Category Archives: spreading the word

Not Only a Refugee Crisis

Adapted from a blog written by Aphrodite Vati Mariola (hotel proprietor, Lesvos)

It’s about the impact on the island and people of Lesvos of the ‘refugee crisis’. They’ve got it good, compared with those fleeing war zones, but the story of the Lesvos locals still deserves to be heard.

Half a million men, women and children arrived on the island of Lesvos in the last year. By the time they reach my doorstep, these people have survived war and terrorism, exploitation by traffickers, and a perilous journey across the Aegean. No photographs can depict the emotional seesaw experienced each time a boat reaches land.

Expressions of fear and relief on the boat people’s faces as they step onto our rocky shore turn to shame for having ‘burdened’ us, mixed with hope, resolving into gratitude. We give what small practical assistance we can, we offer a few brief moments of humanity. The journey is still long ahead of them. Often, as they leave the shore to continue that journey, we hear “Thank you, thank you. Sorry. Good luck!” We wish them luck too. Often now, as it sinks in that this crisis may have no end, a knot tightens in my stomach as I watch the flow of people arrive and go. I can’t help but wonder, who will need that luck more – them or us?

The majority of people on Lesvos make a living from tourism, farming or fishing. We hear that the refugee crisis has had a positive impact on our economy, because shops and hotels that would usually be closed in the winter now have volunteer and refugee customers. In fact, the businesses flourishing in the crisis – a handful of car rental firms, taxis, restaurants – are clustered into just a few corners of our island. The hoteliers providing rooms to volunteers at cut-price rates this winter won’t be able to sustain themselves for long on those deals, and the refugees are on the conveyor belt to get registered and onto a ferry towards the mainland and northern Europe, so those who do have money aren’t spending it here.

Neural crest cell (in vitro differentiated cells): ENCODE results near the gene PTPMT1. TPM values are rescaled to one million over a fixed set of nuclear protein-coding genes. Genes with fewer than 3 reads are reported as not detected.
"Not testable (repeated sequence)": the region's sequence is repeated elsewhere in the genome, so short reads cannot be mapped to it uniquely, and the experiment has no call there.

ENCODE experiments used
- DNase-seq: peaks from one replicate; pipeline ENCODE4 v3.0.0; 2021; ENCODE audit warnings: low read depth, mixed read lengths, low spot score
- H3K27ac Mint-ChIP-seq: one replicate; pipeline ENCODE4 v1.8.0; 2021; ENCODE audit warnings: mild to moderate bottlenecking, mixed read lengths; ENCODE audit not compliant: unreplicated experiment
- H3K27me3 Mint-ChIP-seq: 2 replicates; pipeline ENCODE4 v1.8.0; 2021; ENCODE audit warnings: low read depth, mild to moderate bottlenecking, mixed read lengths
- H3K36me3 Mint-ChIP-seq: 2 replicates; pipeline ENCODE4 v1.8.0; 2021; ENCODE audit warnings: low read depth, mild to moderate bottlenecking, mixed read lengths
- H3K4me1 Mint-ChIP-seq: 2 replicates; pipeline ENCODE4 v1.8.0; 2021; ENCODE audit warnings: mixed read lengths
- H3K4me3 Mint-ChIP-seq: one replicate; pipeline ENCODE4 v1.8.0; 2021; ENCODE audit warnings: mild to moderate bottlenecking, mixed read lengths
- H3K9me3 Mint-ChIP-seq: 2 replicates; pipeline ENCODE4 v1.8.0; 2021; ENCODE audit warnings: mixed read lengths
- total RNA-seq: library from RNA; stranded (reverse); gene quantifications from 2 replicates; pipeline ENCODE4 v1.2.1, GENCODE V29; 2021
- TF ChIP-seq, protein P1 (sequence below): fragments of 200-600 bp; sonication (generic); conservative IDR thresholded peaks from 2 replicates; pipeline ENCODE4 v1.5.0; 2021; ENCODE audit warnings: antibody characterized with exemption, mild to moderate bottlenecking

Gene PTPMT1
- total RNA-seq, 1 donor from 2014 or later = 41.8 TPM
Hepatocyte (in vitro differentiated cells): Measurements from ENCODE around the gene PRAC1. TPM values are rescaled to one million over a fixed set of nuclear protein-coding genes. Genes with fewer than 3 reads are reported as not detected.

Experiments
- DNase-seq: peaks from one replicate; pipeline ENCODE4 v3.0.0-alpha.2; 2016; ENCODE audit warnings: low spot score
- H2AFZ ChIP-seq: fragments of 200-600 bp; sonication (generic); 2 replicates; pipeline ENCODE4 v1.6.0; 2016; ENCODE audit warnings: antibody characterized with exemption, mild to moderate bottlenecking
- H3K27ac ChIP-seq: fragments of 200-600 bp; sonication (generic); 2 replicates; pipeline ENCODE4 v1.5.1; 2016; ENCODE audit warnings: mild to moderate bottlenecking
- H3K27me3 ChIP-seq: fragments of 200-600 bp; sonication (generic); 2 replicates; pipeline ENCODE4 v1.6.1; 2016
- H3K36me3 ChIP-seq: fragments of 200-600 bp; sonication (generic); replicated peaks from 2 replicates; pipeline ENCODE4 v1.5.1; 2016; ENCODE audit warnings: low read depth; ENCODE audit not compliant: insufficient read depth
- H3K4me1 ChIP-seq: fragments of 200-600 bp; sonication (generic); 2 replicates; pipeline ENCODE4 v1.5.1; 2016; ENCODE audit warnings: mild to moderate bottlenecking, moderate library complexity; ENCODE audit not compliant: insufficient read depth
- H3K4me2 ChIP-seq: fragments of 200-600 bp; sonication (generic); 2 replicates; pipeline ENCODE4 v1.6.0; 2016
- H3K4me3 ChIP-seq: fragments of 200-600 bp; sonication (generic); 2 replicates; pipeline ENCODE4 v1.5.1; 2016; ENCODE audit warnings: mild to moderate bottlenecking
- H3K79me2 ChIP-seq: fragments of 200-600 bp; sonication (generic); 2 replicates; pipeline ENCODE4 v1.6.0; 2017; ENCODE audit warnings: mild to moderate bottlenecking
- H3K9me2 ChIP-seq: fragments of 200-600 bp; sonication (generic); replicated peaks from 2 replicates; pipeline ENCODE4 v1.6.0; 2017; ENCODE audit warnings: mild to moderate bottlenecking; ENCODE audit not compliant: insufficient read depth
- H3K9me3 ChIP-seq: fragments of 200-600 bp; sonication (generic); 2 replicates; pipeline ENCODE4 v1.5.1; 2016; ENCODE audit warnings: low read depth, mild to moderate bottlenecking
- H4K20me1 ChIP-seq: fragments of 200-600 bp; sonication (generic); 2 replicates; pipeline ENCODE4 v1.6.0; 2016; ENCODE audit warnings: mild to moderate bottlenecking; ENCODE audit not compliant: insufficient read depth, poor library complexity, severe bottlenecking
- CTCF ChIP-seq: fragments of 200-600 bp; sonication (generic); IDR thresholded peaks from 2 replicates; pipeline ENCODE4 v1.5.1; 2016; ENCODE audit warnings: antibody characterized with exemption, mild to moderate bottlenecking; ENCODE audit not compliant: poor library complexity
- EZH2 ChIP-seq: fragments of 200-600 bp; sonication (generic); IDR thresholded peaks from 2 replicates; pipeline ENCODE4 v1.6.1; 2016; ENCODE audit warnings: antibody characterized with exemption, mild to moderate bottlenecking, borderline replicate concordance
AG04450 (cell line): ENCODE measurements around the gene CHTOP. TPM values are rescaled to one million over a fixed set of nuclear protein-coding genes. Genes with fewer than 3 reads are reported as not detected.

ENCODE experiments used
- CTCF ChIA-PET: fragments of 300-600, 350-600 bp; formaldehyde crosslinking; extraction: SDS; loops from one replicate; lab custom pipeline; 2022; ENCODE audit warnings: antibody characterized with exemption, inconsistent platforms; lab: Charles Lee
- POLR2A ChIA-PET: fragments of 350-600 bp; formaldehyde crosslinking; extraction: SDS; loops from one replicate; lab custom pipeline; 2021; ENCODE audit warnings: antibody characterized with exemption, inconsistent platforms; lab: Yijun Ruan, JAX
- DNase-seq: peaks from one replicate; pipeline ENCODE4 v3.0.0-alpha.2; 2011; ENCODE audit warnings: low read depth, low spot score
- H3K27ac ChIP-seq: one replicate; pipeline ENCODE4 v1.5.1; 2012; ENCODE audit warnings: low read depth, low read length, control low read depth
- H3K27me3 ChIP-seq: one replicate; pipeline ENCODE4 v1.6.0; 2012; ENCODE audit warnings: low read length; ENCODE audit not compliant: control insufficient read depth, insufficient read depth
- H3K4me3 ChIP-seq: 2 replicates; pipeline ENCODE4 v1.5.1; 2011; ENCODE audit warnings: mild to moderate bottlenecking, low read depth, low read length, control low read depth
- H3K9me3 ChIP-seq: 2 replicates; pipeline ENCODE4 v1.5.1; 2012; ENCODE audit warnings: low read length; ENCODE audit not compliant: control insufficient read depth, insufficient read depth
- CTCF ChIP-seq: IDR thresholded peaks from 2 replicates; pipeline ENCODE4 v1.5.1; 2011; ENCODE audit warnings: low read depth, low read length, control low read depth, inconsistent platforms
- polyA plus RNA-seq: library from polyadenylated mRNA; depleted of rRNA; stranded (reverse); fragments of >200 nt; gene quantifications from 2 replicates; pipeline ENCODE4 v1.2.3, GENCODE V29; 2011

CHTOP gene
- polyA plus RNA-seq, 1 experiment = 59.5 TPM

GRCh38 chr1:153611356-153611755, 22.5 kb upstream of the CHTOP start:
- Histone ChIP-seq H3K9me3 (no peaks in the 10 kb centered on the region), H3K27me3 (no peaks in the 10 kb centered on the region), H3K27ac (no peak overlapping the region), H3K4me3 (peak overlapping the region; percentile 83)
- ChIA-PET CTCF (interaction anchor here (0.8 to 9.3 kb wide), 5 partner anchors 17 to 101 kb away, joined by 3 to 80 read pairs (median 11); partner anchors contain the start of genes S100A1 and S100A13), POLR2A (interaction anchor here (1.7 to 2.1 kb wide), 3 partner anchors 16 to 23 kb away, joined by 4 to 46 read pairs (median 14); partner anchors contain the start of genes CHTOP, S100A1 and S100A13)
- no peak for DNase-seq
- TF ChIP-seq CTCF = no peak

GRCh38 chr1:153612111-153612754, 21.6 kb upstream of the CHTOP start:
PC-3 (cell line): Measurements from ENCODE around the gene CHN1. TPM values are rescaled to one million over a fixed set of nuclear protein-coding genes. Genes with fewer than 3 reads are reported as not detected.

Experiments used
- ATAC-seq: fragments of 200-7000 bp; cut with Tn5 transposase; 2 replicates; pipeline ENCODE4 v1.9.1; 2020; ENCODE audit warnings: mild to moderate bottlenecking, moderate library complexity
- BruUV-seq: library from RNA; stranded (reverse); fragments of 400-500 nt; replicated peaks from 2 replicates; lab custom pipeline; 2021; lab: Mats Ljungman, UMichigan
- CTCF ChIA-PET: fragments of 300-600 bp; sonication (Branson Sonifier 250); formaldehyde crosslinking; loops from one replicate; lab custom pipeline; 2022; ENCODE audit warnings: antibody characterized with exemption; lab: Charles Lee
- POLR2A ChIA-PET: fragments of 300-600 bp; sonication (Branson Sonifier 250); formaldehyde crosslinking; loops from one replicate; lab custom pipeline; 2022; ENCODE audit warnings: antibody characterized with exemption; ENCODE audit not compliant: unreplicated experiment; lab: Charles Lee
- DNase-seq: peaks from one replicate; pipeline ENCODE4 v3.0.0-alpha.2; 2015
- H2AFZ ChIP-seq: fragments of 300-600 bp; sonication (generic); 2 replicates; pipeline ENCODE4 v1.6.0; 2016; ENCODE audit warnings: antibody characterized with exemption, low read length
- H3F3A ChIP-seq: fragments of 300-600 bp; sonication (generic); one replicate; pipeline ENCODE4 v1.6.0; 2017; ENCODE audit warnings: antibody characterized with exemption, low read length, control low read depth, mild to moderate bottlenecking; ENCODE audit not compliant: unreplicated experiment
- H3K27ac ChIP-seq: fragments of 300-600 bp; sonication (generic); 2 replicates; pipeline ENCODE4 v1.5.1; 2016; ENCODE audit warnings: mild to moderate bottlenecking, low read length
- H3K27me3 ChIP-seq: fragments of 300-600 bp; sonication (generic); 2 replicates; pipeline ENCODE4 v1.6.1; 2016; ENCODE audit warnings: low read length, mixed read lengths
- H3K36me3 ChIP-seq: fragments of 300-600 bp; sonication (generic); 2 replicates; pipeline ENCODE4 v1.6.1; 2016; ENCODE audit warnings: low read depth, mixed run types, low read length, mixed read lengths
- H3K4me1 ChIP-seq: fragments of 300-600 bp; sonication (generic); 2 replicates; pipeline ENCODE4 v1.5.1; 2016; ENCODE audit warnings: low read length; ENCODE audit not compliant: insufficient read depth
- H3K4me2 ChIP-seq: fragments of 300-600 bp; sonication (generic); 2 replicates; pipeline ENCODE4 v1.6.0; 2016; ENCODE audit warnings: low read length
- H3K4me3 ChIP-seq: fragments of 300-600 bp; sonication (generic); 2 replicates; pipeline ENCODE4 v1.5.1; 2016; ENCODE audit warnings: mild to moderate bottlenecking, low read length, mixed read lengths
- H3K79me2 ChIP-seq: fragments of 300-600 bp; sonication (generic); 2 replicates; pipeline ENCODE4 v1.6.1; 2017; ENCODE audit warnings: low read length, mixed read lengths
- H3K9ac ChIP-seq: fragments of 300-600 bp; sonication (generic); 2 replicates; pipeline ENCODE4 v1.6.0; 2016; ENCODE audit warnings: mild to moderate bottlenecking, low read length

Many local people are questioning whether they will be able to keep their small businesses afloat if the early warning signs of a tourism collapse prove true. Those small businesses support whole families, enable us to eat and put roofs over our heads and maintain a healthy, independent existence. Holiday bookings are down 80% for the coming summer season. Tour operators are cancelling packages to Lesvos, they tell us media coverage of refugee boats and people dying means tourists don’t want to come on holiday here any more. Our island is scrambling to deal with this refugee crisis, the local people are caring and giving and saving lives, but we’re afraid there’s going to be a devastating impact on our own lives.

Our fishing industry has been seriously affected by the migration from Turkey. Fishermen are often unable to lay out their nets, for fear they might capsize the refugees’ dinghies. They worry about how the sea will be affected by this tremendous increase in traffic; about the pollution caused by sunken boats; about the petroleum leaking from the ships and the debris caused by shipwrecks. Mountains of detritus, including tens of thousands of fake ‘life jackets’, have been left on our coastlines. This is not only detrimental to the future of tourism and fishing; it threatens our quality of life, our health, our eco-systems.

My family lives on the north coast of Lesvos. We enjoy gorgeous views of the sea and the Turkish coastline; misty mountains rise above the shimmering Aegean in picture postcard scenes. Our personal lives are dictated by the schedules of Turkish traffickers, by the flimsy, overladen boats they send across six miles of surprisingly capricious sea. We spend countless hours on the beach in front of our hotel, providing clothes, snacks, water, medical aid and transportation. Then we clean up the trail of debris left behind, and then we prepare for the next arrivals. We must always be prepared, lest a life be lost on our watch.

For the last few years we Greeks have been coping with difficult political and economic situations in our country, suffering under austerity measures imposed by richer EU nations, watching our public services suffer while youth unemployment rises. This is the backdrop on which we’ve seen sewn inadequate responses from the Greek government and the EU to a refugee crisis that has left islanders to deal as best we can with a situation none of us have adequate preparation or resources for.

In the void left by government, independent volunteers from around the globe began appearing in our ports and airports towards the end of 2015. These volunteers came with such a variety of skills, languages and expectations that at times we feared the lack of control and co-ordination would lead to carnage. The dedication and compassion of these volunteers has been invaluable to refugees and local people alike, and yet there have been occasions when the volunteer invasion has felt more intrusive than the flow of refugees. Increased traffic, and fast driving on country roads, has put our free range sheep and goats (and our free range children) at risk, affecting farmers and countryfolk far from the sea.